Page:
Bright red blood in the stool can occur due to hemorrhoids, anal fissures or diverticuli. It can also be associated with more serious conditions, like intestinal cancer or inflammatory bowel syndrome (which encompasses Crohn’s disease and ulcerative colitis).
Depending on the cause of the bright red blood, patients may experience additional symptoms, like pain with bowl movements, abdominal discomfort, diarrhea and weight loss. Therefore, identifying the underlying cause is essential for guiding the most appropriate treatment.
If you notice bright red blood in your stool, you should see your family doctor or a gastroenterologist for assessment. Treatment depends on the underlying cause any may involve simple measures, like increasing fluid and fiber intake, or more invasive approaches, like surgery.
What causes bright red blood in the stool?
The main causes of bright red blood in the stool include:
Hemorrhoids are more common in those that frequently experience constipation. They are characterized by a dilatation of the veins that surround the rectum due to excessive straining and can occur internally or externally. In addition to bright red blood in the stool, patients may also have other symptoms like discomfort, itching and the sensation of a swelling in the anus.
Read more about what causes hemorrhoids and the other symptoms associated with them.
How to treat: Simple measures like increasing water and fiber intake are important to prevent bleeding from hemorrhoids. You can also perform sitz baths in warm water for 15 minutes every day to relieve discomfort. See a list of sitz baths for hemorrhoids that you can prepare at home to help manage pain.
The doctor can prescribe ointments and other medications to help treat hemorrhoids quickly, although some cases may require surgery. Therefore, you should see a gastroenterologist to evaluate the best treatment approach for you. Check out the ways to get rid of hemorrhoids using medication and home remedies.
2. Anal fissure
Anal fissures can also develop in those that frequently experience constipation. They are characterized by small wounds that surround the anus, and can bleed during bowel movements. The may also cause itching and discomfort when wiping.
How to treat: To relieve discomfort, you can perform sitz baths in warm water, drink plenty of water, and increase your vegetable intake to ensure your stool is softer and does not cause further injury. You are still advised to see a gastroenterologist for assessment, as the doctor may prescribe ointments to speed-up healing and reduce pain. More serious, deep anal fissures may require surgical repair.
3. Medical exams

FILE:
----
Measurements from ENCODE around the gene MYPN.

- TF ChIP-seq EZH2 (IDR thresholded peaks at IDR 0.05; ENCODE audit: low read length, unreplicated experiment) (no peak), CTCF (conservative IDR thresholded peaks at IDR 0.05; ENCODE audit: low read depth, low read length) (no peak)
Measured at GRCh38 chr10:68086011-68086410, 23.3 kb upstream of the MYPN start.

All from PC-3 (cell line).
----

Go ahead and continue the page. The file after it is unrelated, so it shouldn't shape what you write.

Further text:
Some medical exams, like colonoscopies or prostate checks, can result in the elimination of blood through the stools for several days.
This occurs because small micro-traumas can occur along the intestinal walls, leading to scan amounts of blood. If polyps are removed or other biopsies are done during a colonoscopy, there may be a higher chance for bleeding post-procedure.
How to treat: Generally, some bleeding is expected and is not a cause for concern. It typically resolves within 48 hours. Very intense bleeding or bleeding that lasts for longer than 2 days should be assessed by the doctor who performed the procedure or assessed in an emergency room.
Diverticulitis occurs due to inflammation of the diverticula, which are small finger-like projections along the intestinal walls. In addition to bright red blood in the stool, diverticulitis can cause symptoms like abdominal pain, nausea, vomiting and even fever.
How to treat: Treatment should be directed by a gastroenterologist and typically involves antibiotics and anti-inflammatories to relieve diverticulitis flare-ups. The diverticula can repeatedly become inflamed, and patients with chronic flare-ups should adhere to a diverticulitis diet.
5. Crohn’s disease
Crohn’s disease is a chronic condition that is associated with intense intestinal inflammation. This disease can cause symptoms like blood stools, constant diarrhea, loss of appetite, strong abdominal cramping and weight loss.
How to treat: If you suspect you may have Crohn’s disease, you should be assessed by your family doctor or gastroenterologist. If confirmed, treatment usually involves the use of medications that reduce immune system responses to prevent new flare-ups. Learn more about the IBS diet that your doctor may recommend to help manage symptoms and flare-ups.
6. Intestinal cancer
Although this is rare, bright red blood in the stool may be a sign of intestinal cancer. Generally, patients with intestinal cancer will experience other symptoms, like changes to bowel movement patterns, fatigue and weight loss.
How to treat: If you suspect you may have intestinal cancer, you should consult your family doctor or gastroenterologist. The doctor will order testing, like a colonoscopy or CT scan, to confirm or rule out a diagnosis.